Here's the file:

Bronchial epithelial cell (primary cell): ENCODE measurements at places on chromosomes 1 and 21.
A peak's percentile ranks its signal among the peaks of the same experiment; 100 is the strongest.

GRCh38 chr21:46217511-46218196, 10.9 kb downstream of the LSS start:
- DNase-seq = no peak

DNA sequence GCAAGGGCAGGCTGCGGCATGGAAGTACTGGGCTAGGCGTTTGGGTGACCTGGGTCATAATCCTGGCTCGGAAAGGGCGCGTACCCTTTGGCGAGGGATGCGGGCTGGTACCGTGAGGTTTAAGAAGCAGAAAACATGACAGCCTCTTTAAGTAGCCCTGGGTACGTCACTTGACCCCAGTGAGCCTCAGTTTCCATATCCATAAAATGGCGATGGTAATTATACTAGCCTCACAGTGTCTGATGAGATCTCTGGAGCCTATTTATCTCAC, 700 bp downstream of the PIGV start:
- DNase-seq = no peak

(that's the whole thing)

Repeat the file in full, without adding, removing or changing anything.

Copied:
Bronchial epithelial cell (primary cell): ENCODE measurements at places on chromosomes 1 and 21.
A peak's percentile ranks its signal among the peaks of the same experiment; 100 is the strongest.

GRCh38 chr21:46217511-46218196, 10.9 kb downstream of the LSS start:
- DNase-seq = no peak

DNA sequence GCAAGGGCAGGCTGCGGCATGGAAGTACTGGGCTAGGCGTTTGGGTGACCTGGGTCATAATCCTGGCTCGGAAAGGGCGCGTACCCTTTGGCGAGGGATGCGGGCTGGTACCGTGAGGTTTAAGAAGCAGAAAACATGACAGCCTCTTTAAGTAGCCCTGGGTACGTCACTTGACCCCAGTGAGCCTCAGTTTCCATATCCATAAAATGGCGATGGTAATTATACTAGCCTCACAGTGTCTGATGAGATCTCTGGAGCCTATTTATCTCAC, 700 bp downstream of the PIGV start:
- DNase-seq = no peak